Earlier this year, the Oneida Indian Nation’s Language Program was set to premiere its new illustrative and educational children’s book, in collaboration with Madison-Oneida BOCES, of the Haudenosaunee legend, “How the Bear Lost His Tail.” The COVID-19 pandemic had other plans and temporarily placed the book on the sidelines from March through June. But now, the Nation is ready for the world to see its newest language-learning tool for children. Copies will be available at the Nation Library inside the Ray Elm Children and Elders Center for the community to enjoy.
“We wanted to start with something kid-friendly,” Language Instructor Mary Blau (Turtle Clan) said. “We’re going to pass them out at schools and bring them to libraries so we can get them in their hands as soon as possible.”
The first book of a series of others to follow helps kids focus on two main words to learn by the end: bear (pronounced “oh gwal”) and fox (pronounced “skuh noks”). The two words are featured throughout and introduced in big letters in the beginning with the Oneida word and its phonetics. They are also the only two words without the English spelling so kids can get used to saying the Oneida words on their own as they read.
“If a teacher wanted to read to their kids they can use the English version and focus just on the fox and bear,” Mary said. “It’s designed to reinforce those Oneida words so by the end of the story they at the very least know how to say fox and bear in Oneida.”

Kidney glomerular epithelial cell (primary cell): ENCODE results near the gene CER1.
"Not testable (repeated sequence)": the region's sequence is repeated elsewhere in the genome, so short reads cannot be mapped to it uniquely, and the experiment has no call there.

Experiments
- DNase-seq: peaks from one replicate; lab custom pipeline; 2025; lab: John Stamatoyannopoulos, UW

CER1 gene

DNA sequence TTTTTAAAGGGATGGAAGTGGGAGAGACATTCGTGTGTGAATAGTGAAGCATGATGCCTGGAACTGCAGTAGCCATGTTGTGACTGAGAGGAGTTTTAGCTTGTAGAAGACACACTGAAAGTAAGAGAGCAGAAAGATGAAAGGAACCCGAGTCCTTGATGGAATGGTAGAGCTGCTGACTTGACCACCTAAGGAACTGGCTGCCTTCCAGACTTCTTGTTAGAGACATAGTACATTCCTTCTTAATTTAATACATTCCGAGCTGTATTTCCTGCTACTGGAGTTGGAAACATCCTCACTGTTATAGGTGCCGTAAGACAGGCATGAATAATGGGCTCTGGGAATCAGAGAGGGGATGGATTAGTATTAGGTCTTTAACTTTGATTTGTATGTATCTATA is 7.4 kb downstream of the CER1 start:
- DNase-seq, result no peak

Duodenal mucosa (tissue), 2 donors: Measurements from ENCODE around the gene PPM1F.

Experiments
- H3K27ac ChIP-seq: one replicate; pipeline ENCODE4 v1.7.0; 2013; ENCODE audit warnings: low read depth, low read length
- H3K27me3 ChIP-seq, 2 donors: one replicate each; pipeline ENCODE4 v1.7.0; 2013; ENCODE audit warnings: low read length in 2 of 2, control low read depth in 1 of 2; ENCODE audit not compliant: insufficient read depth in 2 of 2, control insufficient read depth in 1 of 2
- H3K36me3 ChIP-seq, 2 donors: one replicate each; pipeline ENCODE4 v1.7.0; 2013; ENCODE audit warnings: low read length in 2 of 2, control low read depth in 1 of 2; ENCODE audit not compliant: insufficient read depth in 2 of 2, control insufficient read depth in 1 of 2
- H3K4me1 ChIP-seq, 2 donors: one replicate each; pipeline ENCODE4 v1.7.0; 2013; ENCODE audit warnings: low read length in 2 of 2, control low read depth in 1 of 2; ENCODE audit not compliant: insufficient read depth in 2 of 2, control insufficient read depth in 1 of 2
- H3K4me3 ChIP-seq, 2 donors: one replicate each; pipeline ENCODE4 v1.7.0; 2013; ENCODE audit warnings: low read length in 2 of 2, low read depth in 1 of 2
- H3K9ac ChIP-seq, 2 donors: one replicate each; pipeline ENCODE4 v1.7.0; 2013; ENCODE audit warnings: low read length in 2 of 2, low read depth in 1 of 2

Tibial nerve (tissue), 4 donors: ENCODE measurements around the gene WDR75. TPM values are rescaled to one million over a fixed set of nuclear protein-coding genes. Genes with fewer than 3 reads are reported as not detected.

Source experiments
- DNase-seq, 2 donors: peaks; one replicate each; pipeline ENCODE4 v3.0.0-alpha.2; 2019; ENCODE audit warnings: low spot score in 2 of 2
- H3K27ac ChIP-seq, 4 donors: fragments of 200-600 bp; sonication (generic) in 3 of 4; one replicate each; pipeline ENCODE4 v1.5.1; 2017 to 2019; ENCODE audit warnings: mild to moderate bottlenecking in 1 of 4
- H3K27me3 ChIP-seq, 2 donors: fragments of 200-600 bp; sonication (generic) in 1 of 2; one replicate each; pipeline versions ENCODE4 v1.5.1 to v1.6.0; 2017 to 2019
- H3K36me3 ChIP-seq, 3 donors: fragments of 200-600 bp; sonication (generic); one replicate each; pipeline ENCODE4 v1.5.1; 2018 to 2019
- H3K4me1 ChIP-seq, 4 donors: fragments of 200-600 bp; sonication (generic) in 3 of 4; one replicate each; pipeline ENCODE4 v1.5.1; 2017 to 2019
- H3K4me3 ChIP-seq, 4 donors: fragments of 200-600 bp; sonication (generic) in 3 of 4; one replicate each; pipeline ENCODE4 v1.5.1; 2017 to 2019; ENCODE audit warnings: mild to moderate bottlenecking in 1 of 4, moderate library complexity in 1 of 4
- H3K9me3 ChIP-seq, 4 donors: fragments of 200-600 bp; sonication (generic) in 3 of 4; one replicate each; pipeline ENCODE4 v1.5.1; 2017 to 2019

The legend tells the story of how a sly fox convinced a bear to fish with his beautiful tail. The bear loses his tail in the icy water because of the joke the fox played on him, which is a good reminder for young people about the dangers of being too naïve. It’s important to be able to think critically and clear-eyed so you can make the best decisions — and avoid being “out-foxed.”
With just the picture and Oneida word for bear and fox, kids get extra practice at word recognition and pronunciation. The very end of the book features a mini glossary with some other Oneida words and pictures used in the book.
The Legend of How the Bear Lost His Tail is illustrated by William Burns (Lakota), a graphic designer for the Oneida Indian Nation’s external affairs department.